Wednesday, July 03, 2013

Melzack & Katz, Pain. Part 12d... deeper and deeper into basal ganglia

The paper, Pain

Most recent blogposts:

Part 12: Action! 12b: Examining the motor system, first pass. 12cMotor output and nervous systems - where they EACH came from.


OK, so we're on this detour right now through the motor system, having ended up here by examining Melzack's paper, Pain, and the section inside Beyond the Gate about (scroll down) the Action Neuromatrix.

Over the last few posts we've argued with Wolpert over movement versus mobility, and discussed how the nervous system evolved itself, noted that fish ancestors gave rise to pretty much everything, and left off with basal ganglia, which we'll continue with here, as written up by Peggy Mason, doing a whole pile of research on the raphe nuclei, important parts of the descending modulation system in critter brains/vertebrates. And she just happened to write the fascinating text from which I'm drawing the info on basal ganglia (and so much more). 
[I must thank my sister for turning me on to this text.]

So, here we are.... deep, deep, deep in the "heart" of the critter brain. Maybe the entire neuromatrix!
[I like how the basal ganglia look like a fancy hi-tech headset. Or an intergalactic spaceship from some Start Trek movie.]


Mason says, p.559:
"The striatum and pallidum are the core participants in circuits that adapt behavioral output to conditions with continually changing priorities and dangers. As introduced in Chapter 13, functional and connectional considerations have led to grouping forebrain and midbrain nuclei - the substantia nigra pars compacta, substantia nigra pars reticulata, and the subthalamic nucleus - together with the striatum and globus pallidus as the basal ganglia."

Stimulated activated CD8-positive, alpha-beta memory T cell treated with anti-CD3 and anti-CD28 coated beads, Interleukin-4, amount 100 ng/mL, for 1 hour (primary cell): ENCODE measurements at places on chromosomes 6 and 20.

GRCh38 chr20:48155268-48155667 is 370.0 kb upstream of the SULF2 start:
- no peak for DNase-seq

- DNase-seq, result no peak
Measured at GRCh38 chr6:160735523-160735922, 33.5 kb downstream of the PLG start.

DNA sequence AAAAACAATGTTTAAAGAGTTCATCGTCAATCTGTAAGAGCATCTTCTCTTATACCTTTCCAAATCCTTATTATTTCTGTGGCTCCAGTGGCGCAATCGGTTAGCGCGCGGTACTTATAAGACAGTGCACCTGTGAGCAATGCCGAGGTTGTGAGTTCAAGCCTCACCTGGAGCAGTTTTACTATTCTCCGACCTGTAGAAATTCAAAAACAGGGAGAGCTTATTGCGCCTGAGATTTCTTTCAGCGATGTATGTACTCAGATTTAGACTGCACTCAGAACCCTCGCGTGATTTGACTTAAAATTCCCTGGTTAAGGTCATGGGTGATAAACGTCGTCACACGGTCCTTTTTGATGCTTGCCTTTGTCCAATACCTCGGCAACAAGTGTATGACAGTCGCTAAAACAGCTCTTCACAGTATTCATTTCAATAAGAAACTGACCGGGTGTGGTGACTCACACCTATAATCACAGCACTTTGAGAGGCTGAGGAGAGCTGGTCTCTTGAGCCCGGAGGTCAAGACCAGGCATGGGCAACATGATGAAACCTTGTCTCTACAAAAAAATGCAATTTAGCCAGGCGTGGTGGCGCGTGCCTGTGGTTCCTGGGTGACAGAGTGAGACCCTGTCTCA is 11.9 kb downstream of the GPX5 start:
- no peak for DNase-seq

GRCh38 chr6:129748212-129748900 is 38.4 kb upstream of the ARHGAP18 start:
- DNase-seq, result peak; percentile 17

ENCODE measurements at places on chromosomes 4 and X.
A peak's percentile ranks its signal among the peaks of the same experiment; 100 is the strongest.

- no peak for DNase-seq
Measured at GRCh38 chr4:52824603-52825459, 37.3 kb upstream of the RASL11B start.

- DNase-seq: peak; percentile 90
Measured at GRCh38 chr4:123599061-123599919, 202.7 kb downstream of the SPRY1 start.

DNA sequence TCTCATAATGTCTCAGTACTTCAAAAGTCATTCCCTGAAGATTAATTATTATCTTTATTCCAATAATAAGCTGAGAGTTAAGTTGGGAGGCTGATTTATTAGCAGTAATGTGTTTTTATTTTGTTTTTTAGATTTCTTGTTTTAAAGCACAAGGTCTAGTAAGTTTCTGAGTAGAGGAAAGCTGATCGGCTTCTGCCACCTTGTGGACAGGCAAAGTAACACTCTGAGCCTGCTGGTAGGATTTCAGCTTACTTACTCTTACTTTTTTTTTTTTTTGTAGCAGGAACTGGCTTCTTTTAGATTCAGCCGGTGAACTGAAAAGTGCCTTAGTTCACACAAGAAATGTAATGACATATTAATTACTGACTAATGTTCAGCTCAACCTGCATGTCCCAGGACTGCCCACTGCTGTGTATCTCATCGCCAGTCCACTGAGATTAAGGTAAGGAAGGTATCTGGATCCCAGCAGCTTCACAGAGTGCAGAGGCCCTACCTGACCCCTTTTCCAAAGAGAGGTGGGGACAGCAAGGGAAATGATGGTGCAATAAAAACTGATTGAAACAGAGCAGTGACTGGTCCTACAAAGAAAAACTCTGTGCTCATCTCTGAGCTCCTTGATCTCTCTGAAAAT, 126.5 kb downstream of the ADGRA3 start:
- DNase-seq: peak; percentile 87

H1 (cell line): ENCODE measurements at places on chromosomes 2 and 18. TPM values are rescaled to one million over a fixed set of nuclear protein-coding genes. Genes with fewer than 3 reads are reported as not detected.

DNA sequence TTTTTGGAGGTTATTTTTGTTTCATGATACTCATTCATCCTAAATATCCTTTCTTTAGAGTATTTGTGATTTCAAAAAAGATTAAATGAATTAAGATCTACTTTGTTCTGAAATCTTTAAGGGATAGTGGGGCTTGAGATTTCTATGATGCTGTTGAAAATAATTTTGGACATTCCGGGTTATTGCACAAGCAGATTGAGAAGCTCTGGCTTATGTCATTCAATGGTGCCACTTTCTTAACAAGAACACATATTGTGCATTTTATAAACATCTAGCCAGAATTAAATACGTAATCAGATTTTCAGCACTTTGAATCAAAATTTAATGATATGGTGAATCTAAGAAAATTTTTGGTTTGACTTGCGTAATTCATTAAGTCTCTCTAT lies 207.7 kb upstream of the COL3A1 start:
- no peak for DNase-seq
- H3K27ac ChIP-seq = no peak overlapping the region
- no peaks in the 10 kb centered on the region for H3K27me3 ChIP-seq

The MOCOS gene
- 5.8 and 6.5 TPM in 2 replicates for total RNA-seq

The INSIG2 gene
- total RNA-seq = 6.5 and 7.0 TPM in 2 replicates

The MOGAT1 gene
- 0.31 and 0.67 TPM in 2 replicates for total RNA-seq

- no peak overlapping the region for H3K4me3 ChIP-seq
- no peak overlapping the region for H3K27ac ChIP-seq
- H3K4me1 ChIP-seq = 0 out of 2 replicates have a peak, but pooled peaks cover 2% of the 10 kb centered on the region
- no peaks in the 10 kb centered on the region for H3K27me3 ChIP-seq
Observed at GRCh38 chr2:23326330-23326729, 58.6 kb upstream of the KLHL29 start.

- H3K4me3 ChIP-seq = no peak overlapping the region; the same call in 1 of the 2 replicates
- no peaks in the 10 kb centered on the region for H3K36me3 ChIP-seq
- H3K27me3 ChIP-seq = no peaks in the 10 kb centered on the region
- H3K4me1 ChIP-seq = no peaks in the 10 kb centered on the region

Well, now at least we know who the main players are! 
[The illustration I posted names other nuclei.. maybe not as relevant from Mason's perspective.]
"The GABAergic neurons of the pars reticulata spontaneously fire action potentials." - Wikipedia.
Well well. That does sound very intrinsic, and kind of stimulating. 
But wait!
"The two pallidal nuclei and the two nigral (pars compacta and pars reticulata) parts constitute a high-frequency autonomous pacemaker[6] (see primate basal ganglia system#Pallido-nigral_set_and_pacemaker)" - Wikipedia
Whoa... the little engines that could. 

Mason continues: 
"These regions operate via parallel but interacting loops with the cortex and brainstem to influence motor, oculomotor, motivational, emotional, and cognitive components of behavior."

Melzack talks about "loops" in just about every paper. Just saying. 

"Although they are intimately involved in motor function, the basal ganglia exert their effects indirectly through projections to motor control centers of the brainstem and even more indirectly through projections, via thalamus, to cortex, primarily motor and prefrontal cortices. Targets of basal ganglia output in turn control the motivation, affect, strategy, and initiation of self-generated actions. "

Targets.. hmmmn. 

Mason again: next, a heading..
"The striatum and pallidum are phylogenetically ancient structures, with the former present in the earliest vertebrates - think hagfish - suggesting that the original, and potentially still core, function of the striatopallidal system solves a problem that all animals face. The ubiquitous and fundamental problem resolved by the basal ganglia is that actions that use the same muscles differently simply cannot occur simultaneously. "
My bold: OK, now I'm getting super interested in this motor output system that has so much brain power attached, and always has. 
"A fish cannot swim to the left for food, to the right toward a mate, and forward to get further away from a predator circling behind. The fish has to choose one of these actions."
I.e., it has to "decide" what is going to become its signal out of its "noise"